Dr. Dorothy Edwards
“I do this work because I believe with everything in me that current rates of power-based personal violence are not inevitable. I do this work because if I didn’t believe this could change – I would be accepting some truths about humanity that I am just not willing to accept.”
Dr. Dorothy J. Edwards, author of the Green Dot Violence Prevention Strategy, holds a Ph.D. in Counseling Psychology from Texas Woman’s University. Prior to her current position, serving as the Executive Director of greendot.etcetera, a center dedicated to effective intervention and prevention of personal violence, Dr. Edwards served for five years as the founding Director of the University of Kentucky Violence Intervention and Prevention Center. She has worked in both counseling and teaching capacities in higher education at Appalachian State University and Texas Woman’s University. She founded the Community Education Program at Denton County Friends of the Family, which addresses sexual assault and relationship violence. With a specialty in primary prevention, she provides training and consultation in the areas of power-based personal violence, organizational capacity building, program implementation, strategic planning and community mobilization. Dr. Edwards is currently working with government entities, state coalitions, the military, non-profits, community organizations, high schools and colleges around the globe.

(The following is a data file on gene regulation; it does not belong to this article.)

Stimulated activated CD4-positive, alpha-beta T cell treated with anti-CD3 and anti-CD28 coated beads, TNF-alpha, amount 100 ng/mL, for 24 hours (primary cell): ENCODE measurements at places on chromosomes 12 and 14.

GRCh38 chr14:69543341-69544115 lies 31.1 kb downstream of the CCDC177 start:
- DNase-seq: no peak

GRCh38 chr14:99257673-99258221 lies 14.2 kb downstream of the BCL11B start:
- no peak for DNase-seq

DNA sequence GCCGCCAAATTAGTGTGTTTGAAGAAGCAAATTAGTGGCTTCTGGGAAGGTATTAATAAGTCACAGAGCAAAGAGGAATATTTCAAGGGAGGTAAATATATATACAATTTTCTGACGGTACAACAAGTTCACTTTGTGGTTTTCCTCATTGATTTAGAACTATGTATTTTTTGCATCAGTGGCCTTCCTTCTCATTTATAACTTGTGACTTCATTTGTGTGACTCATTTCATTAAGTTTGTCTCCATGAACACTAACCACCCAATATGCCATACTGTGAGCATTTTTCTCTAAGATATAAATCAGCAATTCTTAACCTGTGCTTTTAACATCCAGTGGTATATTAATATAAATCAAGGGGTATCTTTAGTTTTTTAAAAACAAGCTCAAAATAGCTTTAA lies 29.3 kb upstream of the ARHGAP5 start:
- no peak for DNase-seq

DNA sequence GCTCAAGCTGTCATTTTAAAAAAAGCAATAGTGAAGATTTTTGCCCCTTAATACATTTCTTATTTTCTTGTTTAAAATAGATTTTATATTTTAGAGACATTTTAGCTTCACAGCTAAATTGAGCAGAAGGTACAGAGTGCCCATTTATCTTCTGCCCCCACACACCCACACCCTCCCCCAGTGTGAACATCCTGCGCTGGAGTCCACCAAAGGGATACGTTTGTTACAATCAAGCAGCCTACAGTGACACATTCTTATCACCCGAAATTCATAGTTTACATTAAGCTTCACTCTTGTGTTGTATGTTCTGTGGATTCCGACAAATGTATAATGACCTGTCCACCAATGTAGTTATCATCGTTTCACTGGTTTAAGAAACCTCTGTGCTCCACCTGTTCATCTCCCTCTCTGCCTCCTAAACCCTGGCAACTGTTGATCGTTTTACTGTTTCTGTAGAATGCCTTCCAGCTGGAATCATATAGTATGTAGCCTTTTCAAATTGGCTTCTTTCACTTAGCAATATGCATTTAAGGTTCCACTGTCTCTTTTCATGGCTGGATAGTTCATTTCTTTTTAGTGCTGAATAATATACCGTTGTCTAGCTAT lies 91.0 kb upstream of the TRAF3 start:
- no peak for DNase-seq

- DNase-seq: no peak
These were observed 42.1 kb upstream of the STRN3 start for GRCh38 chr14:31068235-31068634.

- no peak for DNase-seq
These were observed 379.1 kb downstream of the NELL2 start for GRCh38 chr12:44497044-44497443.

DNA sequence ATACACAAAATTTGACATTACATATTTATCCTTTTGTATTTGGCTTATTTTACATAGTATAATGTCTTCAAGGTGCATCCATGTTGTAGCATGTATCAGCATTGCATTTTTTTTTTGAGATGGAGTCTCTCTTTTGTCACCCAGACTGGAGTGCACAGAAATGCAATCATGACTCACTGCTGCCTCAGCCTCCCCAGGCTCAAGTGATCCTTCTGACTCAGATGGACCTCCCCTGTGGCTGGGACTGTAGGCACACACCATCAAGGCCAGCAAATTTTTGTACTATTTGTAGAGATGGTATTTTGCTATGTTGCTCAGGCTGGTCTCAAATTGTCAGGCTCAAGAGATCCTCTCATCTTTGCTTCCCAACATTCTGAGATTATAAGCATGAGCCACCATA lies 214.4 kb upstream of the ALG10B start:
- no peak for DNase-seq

Tuesday, March 29, 2011
7 p.m. in Cordiner Auditorium, Whitman College
Keynote address by Dr. Dorothy Edwards:
“What Works? Effective Ways to Reduce Violence in Our Community”
A growing body of evidence suggests that communities can measurably reduce rates of violence. Dr. Edwards will review important findings from many fields that demonstrate that current rates of interpersonal violence are not inevitable. In fact, there is compelling research to show that individuals can help prevent violence by becoming active agents for change rather than passive bystanders. Dr. Edwards focuses on some of the daily actions individuals can take to transform potentially violent situations in our community. This talk encourages members of the Walla Walla community to join together in creating hope for a safer, stronger, violence-free community.
© Walla Walla Valley Violence Prevention Coalition